7 Warning Signs You’re Having Rebound Headaches
The Scale of the Problem
I don’t think it’s possible for me to understate the scale of the problem when it comes to rebound headaches.
Recently, in an effort to more precisely define the scope of the issue for myself, I did a chart audit to see just how many of my new patient referrals were having rebound headaches at the time of their initial consultation.
The answer? 80%.
That’s right. Incredibly, about 8 out of every 10 new patients referred to me for migraines were actually in the midst of rebound headaches when they first came to see me. And in many cases, their rebound headaches had been going on for years.
With numbers like that, I think it’s safe to say that rebound headaches are a gigantic problem. Making matters worse is that despite the fact that many of those 80% were actually aware of the phenomenon of rebound headaches, most of them didn’t realize that they themselves were actually experiencing them.
We health care providers have done a poor job of communicating exactly what they are, and how they can be identified. As a result, most of the time they go unrecognized.
And just why is it so important to recognize them? Because until rebound headaches are eliminated, no amount of diet, lifestyle, or medication changes are going to help.
I can’t emphasize this point enough. Until you break the rebound cycle, nothing else you do will matter.
Furthermore, since launching the book in 2013, it’s become very clear that the two primary impediments to lasting migraine freedom with the plan are 1) stress, and 2) rebound headaches.
So this is why when I sit down with a new patient who’s in rebound, my only priority is getting them to stop. I know from years of experience that if we don’t break these first, than all other efforts at migraine prevention are wasted. And if this happens, it then leads to the false conclusion that those diet and lifestyle changes don’t help with migraine prevention, and they may be cast aside forever.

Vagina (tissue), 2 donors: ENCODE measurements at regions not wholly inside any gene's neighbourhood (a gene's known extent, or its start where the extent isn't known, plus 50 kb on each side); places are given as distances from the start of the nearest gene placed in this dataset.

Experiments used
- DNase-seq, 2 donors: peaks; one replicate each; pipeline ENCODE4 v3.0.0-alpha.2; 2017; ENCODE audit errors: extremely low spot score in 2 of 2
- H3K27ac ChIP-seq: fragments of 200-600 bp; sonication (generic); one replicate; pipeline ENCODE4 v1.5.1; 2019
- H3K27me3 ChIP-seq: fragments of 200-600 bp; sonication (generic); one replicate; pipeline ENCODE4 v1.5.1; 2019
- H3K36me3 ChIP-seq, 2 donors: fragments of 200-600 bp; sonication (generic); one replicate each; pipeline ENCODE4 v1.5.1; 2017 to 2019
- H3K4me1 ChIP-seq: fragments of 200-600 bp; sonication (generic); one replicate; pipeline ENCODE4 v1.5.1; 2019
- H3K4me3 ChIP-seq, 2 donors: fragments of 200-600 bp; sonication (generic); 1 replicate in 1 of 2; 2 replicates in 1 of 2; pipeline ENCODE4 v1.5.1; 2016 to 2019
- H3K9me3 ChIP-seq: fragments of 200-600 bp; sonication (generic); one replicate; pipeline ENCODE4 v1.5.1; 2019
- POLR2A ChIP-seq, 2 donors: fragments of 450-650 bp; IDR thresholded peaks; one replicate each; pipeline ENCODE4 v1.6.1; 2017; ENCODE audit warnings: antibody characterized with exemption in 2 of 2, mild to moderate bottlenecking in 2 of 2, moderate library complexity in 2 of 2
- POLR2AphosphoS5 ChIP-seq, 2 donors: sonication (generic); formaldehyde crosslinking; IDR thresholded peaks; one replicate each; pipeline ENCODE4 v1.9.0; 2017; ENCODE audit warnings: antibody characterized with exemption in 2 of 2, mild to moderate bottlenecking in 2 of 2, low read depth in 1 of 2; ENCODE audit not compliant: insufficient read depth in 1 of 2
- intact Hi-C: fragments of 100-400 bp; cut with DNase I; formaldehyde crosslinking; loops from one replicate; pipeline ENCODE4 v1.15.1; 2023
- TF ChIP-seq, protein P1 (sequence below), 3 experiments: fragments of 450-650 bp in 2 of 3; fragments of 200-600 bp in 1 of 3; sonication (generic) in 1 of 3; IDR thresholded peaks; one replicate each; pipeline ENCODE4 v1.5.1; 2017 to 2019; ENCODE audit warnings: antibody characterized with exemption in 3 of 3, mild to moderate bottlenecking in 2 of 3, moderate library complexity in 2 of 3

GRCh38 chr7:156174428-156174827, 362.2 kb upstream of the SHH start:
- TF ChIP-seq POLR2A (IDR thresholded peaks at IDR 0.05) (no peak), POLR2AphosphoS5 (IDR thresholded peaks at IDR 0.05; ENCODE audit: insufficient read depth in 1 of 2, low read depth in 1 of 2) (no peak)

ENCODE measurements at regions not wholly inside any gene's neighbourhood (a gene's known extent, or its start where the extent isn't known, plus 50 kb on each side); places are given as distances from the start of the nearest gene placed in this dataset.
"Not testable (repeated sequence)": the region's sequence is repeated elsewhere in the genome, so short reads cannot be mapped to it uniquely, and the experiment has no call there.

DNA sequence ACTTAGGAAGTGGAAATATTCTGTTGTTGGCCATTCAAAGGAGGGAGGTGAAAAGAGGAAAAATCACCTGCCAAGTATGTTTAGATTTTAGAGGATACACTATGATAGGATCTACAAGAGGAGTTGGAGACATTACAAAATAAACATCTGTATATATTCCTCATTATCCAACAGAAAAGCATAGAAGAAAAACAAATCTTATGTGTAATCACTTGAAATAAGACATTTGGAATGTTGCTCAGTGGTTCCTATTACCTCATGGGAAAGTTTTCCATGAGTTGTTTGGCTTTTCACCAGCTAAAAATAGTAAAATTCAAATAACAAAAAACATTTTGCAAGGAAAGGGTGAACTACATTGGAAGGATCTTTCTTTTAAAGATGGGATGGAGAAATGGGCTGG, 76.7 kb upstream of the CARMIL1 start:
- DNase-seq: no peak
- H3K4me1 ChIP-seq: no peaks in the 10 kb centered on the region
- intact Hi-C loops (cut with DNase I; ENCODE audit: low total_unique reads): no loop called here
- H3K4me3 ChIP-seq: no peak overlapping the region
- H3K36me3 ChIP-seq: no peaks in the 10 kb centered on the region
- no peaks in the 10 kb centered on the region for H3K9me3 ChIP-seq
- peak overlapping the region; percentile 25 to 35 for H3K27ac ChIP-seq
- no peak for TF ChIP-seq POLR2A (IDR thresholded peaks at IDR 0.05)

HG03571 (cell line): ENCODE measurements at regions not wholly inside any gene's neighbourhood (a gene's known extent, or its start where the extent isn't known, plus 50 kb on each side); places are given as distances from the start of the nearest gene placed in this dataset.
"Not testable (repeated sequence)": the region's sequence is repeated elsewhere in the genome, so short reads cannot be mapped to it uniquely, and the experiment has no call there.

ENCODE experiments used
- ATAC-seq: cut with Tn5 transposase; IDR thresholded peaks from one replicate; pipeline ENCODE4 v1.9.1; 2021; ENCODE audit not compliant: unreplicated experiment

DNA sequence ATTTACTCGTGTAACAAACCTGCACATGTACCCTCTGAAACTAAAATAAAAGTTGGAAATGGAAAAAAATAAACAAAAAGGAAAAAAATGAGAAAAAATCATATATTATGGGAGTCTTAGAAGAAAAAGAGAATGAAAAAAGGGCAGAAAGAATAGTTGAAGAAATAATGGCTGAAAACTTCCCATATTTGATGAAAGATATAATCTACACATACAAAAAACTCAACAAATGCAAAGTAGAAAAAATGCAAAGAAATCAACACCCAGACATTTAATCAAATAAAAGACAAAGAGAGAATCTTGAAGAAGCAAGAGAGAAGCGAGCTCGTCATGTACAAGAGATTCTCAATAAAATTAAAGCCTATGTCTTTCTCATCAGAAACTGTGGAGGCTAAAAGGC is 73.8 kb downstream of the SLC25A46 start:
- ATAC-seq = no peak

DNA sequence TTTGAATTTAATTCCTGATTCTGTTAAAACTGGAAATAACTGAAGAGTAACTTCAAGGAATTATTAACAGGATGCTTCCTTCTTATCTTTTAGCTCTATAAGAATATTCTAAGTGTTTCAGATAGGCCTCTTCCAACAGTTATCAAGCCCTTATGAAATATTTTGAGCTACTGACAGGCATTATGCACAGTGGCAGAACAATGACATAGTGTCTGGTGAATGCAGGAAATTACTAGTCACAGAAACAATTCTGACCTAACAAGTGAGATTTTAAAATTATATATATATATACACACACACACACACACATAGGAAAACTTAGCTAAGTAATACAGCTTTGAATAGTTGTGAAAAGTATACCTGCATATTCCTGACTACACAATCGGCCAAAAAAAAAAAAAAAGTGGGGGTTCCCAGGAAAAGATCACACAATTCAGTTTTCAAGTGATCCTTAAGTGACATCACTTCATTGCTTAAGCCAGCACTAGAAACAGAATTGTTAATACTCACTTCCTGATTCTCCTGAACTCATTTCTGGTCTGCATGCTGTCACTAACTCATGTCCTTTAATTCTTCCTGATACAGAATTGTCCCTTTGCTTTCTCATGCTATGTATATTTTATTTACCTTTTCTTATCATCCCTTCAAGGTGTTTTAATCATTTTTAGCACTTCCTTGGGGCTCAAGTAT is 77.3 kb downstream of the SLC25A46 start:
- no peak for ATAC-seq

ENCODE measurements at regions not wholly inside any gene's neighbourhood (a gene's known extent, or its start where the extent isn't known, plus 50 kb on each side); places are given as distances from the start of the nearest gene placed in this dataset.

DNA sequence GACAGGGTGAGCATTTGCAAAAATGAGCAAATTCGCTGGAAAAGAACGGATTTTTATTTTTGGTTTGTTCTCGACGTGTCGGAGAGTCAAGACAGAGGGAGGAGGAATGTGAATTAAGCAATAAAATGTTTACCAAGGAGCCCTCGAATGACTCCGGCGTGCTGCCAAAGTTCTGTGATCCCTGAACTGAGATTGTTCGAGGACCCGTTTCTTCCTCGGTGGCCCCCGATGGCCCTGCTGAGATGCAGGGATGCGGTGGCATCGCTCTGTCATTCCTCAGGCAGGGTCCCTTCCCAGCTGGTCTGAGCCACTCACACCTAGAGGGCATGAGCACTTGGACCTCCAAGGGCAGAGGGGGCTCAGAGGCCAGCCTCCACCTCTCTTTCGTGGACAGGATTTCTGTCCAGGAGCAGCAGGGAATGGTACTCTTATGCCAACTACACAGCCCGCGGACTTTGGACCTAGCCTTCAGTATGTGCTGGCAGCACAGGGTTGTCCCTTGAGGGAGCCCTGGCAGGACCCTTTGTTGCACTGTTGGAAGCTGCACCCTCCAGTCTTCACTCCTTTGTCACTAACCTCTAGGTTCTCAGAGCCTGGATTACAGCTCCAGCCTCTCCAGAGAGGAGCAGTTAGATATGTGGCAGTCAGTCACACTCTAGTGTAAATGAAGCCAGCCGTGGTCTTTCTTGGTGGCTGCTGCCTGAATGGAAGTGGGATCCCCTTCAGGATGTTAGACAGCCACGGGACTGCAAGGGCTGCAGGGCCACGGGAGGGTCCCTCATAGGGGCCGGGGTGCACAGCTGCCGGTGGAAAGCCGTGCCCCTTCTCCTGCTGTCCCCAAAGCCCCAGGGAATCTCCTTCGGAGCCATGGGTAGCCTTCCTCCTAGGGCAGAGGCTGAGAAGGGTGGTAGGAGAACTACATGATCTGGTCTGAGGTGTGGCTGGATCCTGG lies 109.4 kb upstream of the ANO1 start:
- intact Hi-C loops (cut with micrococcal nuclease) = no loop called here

The problem in these cases is not that these measures don’t help with migraine prevention, of course, it’s that they don’t get rid of rebound headaches. Migraine and rebound headaches are just two different animals, with different treatments.
It’d be like concluding that Ibuprofen is a worthless medication because it doesn’t lower your blood pressure. Hypertension isn’t the problem it was created to solve.
Surely, rebound headaches are the ultimate evil. The very thing you reach for to ease your suffering, your only potential salvation from grueling misery, transforms into the very source of that misery.
And it’s an incredibly counterintuitive concept to wrap your mind around, which is why rebound headaches are so insidious. How could something that’s your closest ally in one moment be your worst enemy in another? Surely it’s going to work this time, you think.
I know, I’ve been there.
Yet, this pharmacologic flip from friend to foe can happen in a heartbeat, and it takes surprisingly little medication to set it in motion. It’s important to remember that once set in motion, every single dose of medication taken for headache relief, even if it provides a temporary respite, will extend the life of your headache. And the longer you’re in rebound, the longer it takes to get out of it.
Clearly, recognizing rebound headaches as soon as they’ve begun is vital, so you can stop taking the very thing that’s adding fuel to the headache fire. With all that said, here’s how to spot them:
The 7 Warning Signs You’re Having Rebound Headaches
What follows are 7 characteristics typical of rebound headaches. If your headache exhibits any one of them, it’s a red flag that you may be having rebound. More than one and it’s virtually guaranteed.